SLI and CrossFire Support
Yet another pretty-looking label that means two power connectors for graphics cards and an ability to yield as much power as is considered sufficient for a SLI graphics subsystem. Nothing else stands behind that label.
The PSU manufacturer can get some certificate from a graphics card maker but such a certificate means nothing but the mentioned connectors and high wattage. The latter is often much higher than a typical SLI or CrossFire system may need. After all, the manufacturer must explain the necessity of buying PSUs of indecently high wattage to the customer, so why not do that by simply putting a SLI Certified sticker on the product?
Industrial Class Components
One more pretty-looking sticker! Industrial class components are components that can work in a very wide range of temperatures. But what’s the purpose of installing a chip capable of working under -45°C into a PSU if this PSU will never be used in such cold weather?
Sometimes the term industrial class components refers to capacitors meant for operation under a temperature up to 105°C, but that’s all clear here, too. The capacitors in the PSU’s output circuits heat up by themselves and also located very close to the hot chokes are always rated for a temperature of 105°C max or their service life would be too short. Of course, there is a much lower temperature inside the PSU, but the problem is that the service life of a capacitor depends on the ambient temperature. Capacitors rated for higher max temperatures are going to last longer under the same thermal conditions.
The input high-voltage capacitors work almost at the temperature of ambient air, so the use of somewhat cheaper 85°C capacitors there doesn’t affect the PSU’s service life much.
Advanced Double Forward Switching Design
Alluring the potential customer with mysterious terms is a favorite trick of the marketing department.
Here, the term means the topology of the PSU, i.e. the general concept of its circuit design. There are quite a number of different topologies. Besides the double forward converter, PC power supplies may use a forward converter or a half-bridge converter. These terms are only interesting for a specialist and don’t mean much for an ordinary user.
The choice of the particular PSU topology is determined by a number of reasons like the availability and price of transistors with required characteristics (they differ greatly depending on the topology), transformers, controller chips, etc. For example, the single-transistor forward converter is simple and cheap but requires a high-voltage transistor and high-voltage diodes on the PSU output, so it is only used in inexpensive low-wattage models (high-voltage diodes and transistors of high power are too expensive). The half-bridge converter is somewhat more complex, but has a two times lower voltage on the transistors. So, this is generally a matter of availability and cost of the necessary components. We can predict, for example, that synchronous rectifiers will be sooner or later used in the secondary circuits of PC power supplies. There’s nothing new in that technology, but it is too expensive as yet and its advantages don’t cover its cost.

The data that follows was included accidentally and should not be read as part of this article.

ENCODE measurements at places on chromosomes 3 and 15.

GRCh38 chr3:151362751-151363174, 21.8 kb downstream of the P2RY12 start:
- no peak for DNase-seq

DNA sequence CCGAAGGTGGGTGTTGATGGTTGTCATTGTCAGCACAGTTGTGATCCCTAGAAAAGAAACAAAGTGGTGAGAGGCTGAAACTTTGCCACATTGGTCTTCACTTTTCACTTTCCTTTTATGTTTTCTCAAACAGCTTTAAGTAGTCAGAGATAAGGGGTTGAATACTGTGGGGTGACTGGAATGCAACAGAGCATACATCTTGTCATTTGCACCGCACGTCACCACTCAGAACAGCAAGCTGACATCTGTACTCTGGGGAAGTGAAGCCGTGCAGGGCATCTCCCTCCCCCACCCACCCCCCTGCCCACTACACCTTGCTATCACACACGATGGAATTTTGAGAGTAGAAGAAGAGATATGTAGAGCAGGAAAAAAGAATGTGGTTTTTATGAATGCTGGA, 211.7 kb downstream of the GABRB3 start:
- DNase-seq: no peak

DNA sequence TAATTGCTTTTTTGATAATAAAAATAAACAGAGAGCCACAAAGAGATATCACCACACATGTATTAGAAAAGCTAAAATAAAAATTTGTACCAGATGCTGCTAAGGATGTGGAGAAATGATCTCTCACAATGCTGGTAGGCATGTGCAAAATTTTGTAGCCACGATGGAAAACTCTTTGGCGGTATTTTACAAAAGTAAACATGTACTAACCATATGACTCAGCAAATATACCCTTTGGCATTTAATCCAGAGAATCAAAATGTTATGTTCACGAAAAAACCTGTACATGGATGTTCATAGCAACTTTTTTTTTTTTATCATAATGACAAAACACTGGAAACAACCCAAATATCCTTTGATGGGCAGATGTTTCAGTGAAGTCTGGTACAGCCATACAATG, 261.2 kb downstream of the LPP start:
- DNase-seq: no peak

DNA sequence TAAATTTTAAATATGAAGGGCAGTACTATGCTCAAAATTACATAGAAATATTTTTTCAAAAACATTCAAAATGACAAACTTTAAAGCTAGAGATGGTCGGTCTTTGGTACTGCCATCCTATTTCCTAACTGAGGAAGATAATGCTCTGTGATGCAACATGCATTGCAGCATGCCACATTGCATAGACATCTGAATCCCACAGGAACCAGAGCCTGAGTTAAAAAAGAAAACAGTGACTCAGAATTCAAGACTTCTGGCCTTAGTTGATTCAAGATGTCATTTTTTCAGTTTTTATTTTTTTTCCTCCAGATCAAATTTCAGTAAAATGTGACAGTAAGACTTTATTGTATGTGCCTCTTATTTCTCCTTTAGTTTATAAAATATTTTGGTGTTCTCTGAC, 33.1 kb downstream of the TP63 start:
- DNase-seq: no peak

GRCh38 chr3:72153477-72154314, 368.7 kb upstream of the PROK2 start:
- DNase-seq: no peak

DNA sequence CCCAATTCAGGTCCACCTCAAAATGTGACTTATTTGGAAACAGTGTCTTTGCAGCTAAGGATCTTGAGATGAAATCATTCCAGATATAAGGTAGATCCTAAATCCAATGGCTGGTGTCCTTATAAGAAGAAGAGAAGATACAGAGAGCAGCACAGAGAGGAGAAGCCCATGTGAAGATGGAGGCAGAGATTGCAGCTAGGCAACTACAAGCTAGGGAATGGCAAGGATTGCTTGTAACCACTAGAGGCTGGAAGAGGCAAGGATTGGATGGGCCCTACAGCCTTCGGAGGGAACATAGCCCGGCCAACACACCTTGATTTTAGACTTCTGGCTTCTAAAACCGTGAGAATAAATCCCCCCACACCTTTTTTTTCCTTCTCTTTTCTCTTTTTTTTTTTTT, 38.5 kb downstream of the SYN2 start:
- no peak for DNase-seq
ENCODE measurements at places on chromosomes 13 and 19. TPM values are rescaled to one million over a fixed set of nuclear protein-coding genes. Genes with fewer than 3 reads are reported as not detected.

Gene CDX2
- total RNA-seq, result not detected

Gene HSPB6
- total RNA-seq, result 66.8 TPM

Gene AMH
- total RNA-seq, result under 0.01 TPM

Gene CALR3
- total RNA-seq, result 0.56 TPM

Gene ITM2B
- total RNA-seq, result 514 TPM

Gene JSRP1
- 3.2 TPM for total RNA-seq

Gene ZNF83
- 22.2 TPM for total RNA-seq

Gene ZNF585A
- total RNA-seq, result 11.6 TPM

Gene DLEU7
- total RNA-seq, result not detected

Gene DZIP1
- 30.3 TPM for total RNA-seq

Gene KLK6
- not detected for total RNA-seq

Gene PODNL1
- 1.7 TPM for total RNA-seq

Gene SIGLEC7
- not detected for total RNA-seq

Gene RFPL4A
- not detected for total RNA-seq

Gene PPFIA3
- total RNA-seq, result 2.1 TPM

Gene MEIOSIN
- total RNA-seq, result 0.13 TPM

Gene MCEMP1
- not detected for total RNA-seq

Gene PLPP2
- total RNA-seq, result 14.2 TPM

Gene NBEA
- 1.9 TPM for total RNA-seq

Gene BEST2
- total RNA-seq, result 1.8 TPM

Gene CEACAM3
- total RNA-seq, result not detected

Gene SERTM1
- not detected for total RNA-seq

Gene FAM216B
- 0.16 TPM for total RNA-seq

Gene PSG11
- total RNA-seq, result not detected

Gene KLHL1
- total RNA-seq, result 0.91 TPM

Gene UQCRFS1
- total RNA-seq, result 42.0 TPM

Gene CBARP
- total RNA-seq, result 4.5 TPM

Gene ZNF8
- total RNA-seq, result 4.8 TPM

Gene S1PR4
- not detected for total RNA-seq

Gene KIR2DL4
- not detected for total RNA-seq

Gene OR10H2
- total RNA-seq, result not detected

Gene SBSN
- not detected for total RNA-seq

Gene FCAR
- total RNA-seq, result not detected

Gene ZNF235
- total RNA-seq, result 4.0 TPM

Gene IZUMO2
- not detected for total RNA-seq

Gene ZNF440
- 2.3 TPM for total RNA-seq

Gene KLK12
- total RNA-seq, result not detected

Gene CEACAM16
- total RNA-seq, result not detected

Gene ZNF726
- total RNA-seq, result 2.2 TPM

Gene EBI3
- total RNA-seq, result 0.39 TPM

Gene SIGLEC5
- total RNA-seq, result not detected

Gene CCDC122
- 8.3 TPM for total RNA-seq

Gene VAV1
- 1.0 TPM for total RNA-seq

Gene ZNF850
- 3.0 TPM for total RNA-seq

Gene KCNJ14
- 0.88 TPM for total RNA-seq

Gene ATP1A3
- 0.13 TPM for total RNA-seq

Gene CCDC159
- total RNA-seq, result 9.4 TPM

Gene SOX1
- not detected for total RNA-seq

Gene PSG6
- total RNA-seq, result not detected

The use of two power transformers – usually in high-wattage (1000W and higher) power supplies – is a purely engineering solution, too. It doesn’t affect the PSU’s characteristics but it may be just handier to distribute the huge wattage of modern PSUs between two transformers, for example when a full-wattage transformer just wouldn’t fit into the PSU housing. However, some manufacturers present the dual-transformer topology as a means to achieve more stability, reliability, etc, which is not exactly true.
RoHS (Reduction of Hazardous Substances)
This is a new European Union directive that limits the use of certain substances in electronic equipment since July 1, 2006. It restricts the use of lead, mercury, cadmium, hexavalent chromium, and two bromides. For power supplies this mainly means a transition to non-lead solders. Yes, we are all for ecology and against heavy metals, but a too hasty transition to new materials may have unpleasant consequences. You may have heard the story about Fujitsu’s MPG hard drives which would die due to a failure of Cirrus Logic controllers that had a packaging made of some new environment-friendly compound from Sumitomo Bakelite. The elements of the compound facilitated the migration of copper and silver that formed bridges between interconnects inside the chip case. As a result, the chip would fail almost certainly after 1 or 2 years of operation. The compound was abandoned eventually, and the involved companies exchanged lawsuits, but nothing could restore the data that were lost with the hard drives.